Investigating the Perception of Student Teachers in Hong Kong Towards Peer-editing

KaYu Chong


Despite its popularity in other countries, like America and Canada, peer editing is considered quite ‘avant-garde’ in the Hong Kong academic community and has never been a common practice in local secondary schools’ classrooms. This paper will try to unveil the reasons why a number of Hong Kong English teachers are reluctant to use peer-editing. It is hypothesized that any positive experience of peer editing among teachers themselves is an impetus to use peer editing in class. Based on this hypothesis, a brief survey was carried out to examine a group of fifteen student-teachers’ attitudes who had taken a second language writing course in a graduate school’s setting, in which peer-editing activities of each other’s work over six weeks, in six one-hour blocks, were conducted. Reservations concerning adopting peer-editing were observed among the student-teachers’ future classes. All forms of resistance and reservations, according to the participants, were claimed to derive from external constraints. A closer look, however, suggests that none of these given constraints were purely external. Rather, I believe these teachers might have either been prejudiced or neglected ‘locus of control’, which refers to the possible control and power a teacher possess over their classes. This paper looks at both the teachers’ personalities, characterized by skeptical beliefs in peer-editing, and the external constraints from the local social situations that contribute to the resistance and reluctance of teachers implementing peer editing in Hong Kong’s education institutions.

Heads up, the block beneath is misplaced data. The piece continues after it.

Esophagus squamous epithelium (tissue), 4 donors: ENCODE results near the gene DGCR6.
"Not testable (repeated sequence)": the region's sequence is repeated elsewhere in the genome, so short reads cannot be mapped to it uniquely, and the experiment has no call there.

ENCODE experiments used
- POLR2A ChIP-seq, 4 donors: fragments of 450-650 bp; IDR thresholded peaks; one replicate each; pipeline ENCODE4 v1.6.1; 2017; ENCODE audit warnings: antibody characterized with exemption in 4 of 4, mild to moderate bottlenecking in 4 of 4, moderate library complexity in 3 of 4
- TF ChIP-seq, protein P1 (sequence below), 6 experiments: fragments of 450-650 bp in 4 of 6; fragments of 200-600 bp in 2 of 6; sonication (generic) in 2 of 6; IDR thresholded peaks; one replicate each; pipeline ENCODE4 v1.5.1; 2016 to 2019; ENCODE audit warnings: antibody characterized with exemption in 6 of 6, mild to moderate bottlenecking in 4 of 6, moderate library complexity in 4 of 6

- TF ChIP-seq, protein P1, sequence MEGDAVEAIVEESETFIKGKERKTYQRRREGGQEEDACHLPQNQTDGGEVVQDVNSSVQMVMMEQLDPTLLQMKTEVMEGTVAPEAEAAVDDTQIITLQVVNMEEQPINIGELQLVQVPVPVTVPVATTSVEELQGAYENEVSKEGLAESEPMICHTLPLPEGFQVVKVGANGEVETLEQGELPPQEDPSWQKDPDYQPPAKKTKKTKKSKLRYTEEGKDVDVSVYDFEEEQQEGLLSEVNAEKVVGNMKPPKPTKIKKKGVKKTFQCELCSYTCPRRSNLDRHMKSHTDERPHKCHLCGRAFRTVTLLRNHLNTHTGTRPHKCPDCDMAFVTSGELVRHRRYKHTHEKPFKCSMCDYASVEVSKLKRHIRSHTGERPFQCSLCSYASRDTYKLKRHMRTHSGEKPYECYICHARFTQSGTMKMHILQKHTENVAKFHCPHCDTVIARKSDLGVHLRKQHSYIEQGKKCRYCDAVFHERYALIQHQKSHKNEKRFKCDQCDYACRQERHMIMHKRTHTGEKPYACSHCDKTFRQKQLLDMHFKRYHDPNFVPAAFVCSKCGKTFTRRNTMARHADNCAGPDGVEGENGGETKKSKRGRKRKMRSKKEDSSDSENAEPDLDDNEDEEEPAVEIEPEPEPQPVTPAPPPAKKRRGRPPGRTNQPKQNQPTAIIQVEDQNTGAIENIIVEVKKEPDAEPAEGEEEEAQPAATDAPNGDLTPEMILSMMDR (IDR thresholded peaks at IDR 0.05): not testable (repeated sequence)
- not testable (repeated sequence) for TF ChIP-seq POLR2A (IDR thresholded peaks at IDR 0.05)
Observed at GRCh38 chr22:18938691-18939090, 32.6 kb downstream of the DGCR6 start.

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Copyright (c) 2010 KaYu Chong

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English Language Teaching       ISSN 1916-4742 (Print)   ISSN  1916-4750 (Online)

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